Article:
Should foreign dogs be allowed to compete?
    10 best projectors

    How to make your home cinema more cinematic: 10 best projectors

    Want to recreate the big-screen experience in your sitting room? IndyBest sizes up gadgets to form your film-watching
    Manchester City 1 Barcelona 2 player ratings: Luis Suarez? Lionel Messi? Joe Hart? Who was the star man?

    Manchester City vs Barcelona player ratings

    Luis Suarez? Lionel Messi? Joe Hart? Who was the star man at the Etihad?
    Arsenal vs Monaco: Monaco - the making of Gunners' manager Arsene Wenger

    Monaco: the making of Wenger

    Jack Pitt-Brooke speaks to former players and learns the Frenchman’s man-management has always been one of his best skills
    Cricket World Cup 2015: Chris Gayle - the West Indies' enigma lives up to his reputation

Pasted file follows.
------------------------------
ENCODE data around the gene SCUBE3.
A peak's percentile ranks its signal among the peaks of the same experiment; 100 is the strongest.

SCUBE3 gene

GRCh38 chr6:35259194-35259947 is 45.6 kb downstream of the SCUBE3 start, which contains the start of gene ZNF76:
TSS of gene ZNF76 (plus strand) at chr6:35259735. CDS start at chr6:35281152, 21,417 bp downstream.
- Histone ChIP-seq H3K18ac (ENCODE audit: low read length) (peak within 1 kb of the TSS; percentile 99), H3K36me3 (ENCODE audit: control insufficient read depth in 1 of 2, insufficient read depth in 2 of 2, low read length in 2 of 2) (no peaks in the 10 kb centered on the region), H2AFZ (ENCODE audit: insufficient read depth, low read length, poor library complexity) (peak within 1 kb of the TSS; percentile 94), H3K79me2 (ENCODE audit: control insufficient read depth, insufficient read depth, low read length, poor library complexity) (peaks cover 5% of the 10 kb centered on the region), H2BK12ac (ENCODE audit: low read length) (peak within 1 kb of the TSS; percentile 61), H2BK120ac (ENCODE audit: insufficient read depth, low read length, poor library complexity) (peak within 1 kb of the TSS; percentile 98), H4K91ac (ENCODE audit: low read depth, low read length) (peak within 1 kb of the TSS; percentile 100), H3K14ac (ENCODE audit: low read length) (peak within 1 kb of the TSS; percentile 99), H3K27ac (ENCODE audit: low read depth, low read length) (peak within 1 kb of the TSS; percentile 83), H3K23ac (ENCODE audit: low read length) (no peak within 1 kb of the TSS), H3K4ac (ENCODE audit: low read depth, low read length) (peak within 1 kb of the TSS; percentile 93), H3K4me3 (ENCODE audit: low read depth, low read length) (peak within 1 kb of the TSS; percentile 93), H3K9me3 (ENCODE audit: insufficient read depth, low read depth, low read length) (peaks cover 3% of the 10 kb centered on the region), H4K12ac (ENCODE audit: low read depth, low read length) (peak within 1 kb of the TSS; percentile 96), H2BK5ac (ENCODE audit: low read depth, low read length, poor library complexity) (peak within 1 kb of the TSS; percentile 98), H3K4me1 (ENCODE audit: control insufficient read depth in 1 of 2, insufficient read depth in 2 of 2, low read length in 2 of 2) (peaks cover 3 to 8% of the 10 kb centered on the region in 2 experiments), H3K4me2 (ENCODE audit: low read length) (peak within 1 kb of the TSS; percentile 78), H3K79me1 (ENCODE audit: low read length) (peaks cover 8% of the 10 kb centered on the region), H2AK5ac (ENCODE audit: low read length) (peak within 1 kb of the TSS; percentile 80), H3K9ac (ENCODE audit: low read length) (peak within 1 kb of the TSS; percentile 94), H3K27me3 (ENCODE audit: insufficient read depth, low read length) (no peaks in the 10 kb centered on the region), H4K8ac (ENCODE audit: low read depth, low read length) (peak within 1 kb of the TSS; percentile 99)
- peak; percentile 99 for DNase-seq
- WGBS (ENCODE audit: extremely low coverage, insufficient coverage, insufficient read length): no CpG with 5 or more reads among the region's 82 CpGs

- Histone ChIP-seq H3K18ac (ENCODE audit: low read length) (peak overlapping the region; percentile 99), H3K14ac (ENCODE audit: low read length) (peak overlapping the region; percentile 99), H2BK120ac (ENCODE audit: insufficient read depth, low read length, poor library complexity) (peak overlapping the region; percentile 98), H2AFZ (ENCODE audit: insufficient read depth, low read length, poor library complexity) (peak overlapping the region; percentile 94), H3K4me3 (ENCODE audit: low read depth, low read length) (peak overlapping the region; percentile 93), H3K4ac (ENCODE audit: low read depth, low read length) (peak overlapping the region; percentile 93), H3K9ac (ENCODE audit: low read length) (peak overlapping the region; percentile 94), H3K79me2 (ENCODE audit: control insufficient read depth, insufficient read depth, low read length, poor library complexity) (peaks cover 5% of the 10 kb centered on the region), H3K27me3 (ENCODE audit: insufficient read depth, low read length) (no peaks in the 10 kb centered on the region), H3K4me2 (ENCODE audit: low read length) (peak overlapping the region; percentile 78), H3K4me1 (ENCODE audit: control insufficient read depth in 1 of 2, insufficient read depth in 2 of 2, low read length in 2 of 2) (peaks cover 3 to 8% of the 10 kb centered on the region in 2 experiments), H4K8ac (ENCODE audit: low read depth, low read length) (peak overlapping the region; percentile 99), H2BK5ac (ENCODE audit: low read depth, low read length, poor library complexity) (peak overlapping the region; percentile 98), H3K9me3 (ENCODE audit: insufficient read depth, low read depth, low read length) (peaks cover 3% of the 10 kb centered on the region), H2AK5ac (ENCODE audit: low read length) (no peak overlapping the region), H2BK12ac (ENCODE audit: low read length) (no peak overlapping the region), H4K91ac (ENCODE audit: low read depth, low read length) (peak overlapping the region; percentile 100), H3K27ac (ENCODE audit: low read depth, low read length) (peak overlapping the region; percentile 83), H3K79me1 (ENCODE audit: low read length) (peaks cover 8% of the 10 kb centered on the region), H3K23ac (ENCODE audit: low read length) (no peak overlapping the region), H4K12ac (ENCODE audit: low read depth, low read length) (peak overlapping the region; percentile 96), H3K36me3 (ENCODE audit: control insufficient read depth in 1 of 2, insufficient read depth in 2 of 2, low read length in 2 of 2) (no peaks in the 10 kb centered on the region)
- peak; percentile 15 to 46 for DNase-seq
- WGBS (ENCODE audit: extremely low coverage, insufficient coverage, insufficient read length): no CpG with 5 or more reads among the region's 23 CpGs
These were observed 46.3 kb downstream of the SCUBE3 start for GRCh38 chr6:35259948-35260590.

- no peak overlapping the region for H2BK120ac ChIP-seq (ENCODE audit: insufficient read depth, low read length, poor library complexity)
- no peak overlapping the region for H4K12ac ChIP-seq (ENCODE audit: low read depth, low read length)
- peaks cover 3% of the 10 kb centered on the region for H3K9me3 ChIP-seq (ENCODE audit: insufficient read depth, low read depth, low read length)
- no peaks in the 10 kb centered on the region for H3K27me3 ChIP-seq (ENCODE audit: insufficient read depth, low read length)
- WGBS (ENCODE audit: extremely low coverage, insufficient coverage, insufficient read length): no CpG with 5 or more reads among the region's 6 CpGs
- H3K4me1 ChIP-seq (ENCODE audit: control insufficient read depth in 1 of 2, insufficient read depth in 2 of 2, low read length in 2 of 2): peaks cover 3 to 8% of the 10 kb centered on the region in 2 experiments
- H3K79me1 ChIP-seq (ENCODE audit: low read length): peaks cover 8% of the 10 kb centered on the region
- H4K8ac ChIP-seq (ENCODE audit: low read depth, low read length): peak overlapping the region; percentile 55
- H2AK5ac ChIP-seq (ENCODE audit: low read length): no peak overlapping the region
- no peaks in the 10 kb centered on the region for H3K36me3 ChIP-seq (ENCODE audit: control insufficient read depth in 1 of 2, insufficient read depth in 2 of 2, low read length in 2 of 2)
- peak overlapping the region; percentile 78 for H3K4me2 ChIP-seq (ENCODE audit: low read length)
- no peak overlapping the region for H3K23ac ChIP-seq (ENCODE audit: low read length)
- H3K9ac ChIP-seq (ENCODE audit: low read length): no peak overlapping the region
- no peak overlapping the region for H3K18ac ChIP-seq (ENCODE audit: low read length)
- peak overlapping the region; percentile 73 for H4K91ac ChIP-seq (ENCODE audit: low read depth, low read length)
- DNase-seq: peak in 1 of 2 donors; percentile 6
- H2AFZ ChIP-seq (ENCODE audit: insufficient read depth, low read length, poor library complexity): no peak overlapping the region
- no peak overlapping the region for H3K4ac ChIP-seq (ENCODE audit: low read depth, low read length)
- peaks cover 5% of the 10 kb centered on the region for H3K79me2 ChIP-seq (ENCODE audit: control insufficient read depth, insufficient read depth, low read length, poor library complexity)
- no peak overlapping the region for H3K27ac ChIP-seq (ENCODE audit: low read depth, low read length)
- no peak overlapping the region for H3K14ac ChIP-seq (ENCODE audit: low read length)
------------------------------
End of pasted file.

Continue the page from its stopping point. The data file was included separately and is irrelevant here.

Chris Gayle: The West Indies' enigma

    Some said the game's eternal rebel was washed up. As ever, he proved he writes the scripts by producing a blistering World Cup innings
    In Ukraine a dark world of hybrid warfare and murky loyalties prevails

    In Ukraine a dark world of hybrid warfare

    This war in the shadows has been going on since the fall of Mr Yanukovych
    'Birdman' and 'Bullets Over Broadway': Homage or plagiarism?

    Homage or plagiarism?

    'Birdman' shares much DNA with Woody Allen's 'Bullets Over Broadway'
    Broadchurch ends as damp squib not even David Tennant can revive

    A damp squib not even David Tennant can revive

    Broadchurch, Series 2 finale, review
    A Koi carp breeding pond, wall-mounted iPads and a bathroom with a 'wellness' shower: inside the mansion of Germany's 'Bishop of Bling'

    Inside the mansion of Germany's 'Bishop of Bling'

    A Koi carp breeding pond, wall-mounted iPads and a bathroom with a 'wellness' shower